If employees feel comfortable approaching their companies about security issues, they are more likely to do so. However, employees may hesitate to engage decision-makers if they fear retribution.

To Be Effective, Cybersecurity Training Should Be Consistent

Training employees to follow security policy or recognize sensitive IT services and data is more effective if it is consistent.

Currently, more employees (60%) report security incidents than the number that completes security or policy training (59%).

This discrepancy indicates that employees generally understand and recognize a dangerous scenario even without explicit direction or training.

However, among employees who experience cybersecurity training, 52% say it occurs only once a year.  

Running annual security training means that companies are only going through the motions with regards to cybersecurity, according to Terence Goggin, Specialist Leader at Deloitte.

“Many regulatory cybersecurity/cyber-risk frameworks require that all employees receive cybersecurity awareness training on an annual basis, but it's clear that's not sufficient,” said Goggin.

Instead of formulaic, annual training, companies should develop consistent cybersecurity training that employees encounter regularly.

In addition to consistent training, companies should design cybersecurity policies to address common employee obstacles, like overbearing or tedious login credentials.

Employees Recognize Secure Behavior but Require More Training to Effectively Follow Policy  

Employees' cybersecurity behaviors do not align completely with elements of their companies’ policies that they regularly encounter.

In fact, employees exhibit secure behavior that extends beyond their companies’ policies. For example, more report security incidents than receive policy or compliance training.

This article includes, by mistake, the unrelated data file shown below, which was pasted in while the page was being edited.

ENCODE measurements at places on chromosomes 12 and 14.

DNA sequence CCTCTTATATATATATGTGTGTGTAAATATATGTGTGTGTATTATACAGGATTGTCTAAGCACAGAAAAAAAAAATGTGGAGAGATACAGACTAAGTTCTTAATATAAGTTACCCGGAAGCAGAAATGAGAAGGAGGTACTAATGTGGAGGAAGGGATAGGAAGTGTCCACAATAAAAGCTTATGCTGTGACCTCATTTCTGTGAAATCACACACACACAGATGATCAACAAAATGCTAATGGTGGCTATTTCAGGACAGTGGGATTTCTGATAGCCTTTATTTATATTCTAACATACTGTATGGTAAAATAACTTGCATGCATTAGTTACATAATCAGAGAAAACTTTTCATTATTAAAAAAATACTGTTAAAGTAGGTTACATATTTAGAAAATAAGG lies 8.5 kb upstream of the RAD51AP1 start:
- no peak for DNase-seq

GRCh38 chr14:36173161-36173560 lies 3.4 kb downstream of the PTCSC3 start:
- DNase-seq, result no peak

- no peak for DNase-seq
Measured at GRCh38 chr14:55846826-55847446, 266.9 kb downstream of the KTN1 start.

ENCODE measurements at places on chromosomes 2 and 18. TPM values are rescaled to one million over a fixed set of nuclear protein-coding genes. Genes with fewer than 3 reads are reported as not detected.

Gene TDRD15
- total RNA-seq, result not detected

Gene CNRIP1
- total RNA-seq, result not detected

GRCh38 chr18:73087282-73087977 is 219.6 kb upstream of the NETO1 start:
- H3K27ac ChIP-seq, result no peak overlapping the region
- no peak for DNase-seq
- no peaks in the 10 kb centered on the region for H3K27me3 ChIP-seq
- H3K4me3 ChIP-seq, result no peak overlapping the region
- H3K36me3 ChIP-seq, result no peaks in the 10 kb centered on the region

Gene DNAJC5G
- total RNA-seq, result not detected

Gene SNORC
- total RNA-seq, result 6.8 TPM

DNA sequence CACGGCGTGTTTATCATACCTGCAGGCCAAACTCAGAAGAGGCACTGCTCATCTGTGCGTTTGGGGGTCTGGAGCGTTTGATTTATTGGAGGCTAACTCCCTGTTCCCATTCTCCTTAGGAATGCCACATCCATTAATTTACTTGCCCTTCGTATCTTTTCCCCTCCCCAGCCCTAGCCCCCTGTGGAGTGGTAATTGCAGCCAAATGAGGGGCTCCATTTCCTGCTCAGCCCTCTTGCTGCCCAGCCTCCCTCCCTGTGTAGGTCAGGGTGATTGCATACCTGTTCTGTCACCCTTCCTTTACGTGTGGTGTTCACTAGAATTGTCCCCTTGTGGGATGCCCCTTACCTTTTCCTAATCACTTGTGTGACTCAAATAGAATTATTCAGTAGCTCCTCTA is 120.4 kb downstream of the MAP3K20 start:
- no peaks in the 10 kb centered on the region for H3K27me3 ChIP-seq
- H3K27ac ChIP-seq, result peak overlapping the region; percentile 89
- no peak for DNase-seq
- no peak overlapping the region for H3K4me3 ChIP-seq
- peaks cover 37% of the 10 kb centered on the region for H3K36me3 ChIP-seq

In addition, more employees use some method of password protection than those that receive password update reminders from their companies.

Employees consider passwords the primary form of cybersecurity. It is both the element of their company's policies that they encounter most and the cybersecurity behavior they are most likely to exhibit.

However, employees undermine their companies’ security through lax or misinformed security behaviors, like writing passwords on their desk or using personal devices to access email and shared documents.

These actions represent gateways that put sensitive company information at risk.

Overall, companies' cybersecurity policies should reflect modern worker mentalities and emphasize consistent training and compliance to ensure employees are not security liabilities to their companies.

About The Survey

Clutch surveyed 1,000 full-time employees about how they interact with cybersecurity policies at their companies.

Less than two-thirds of employees (65%) work at companies with over 50 employees. Over one-quarter (26%) work at companies with over 1,000 employees. 

Nearly half (45%) of employees surveyed hold a manager-level position or higher. A similar number (40%) are associates, and 15% are at the entry-level.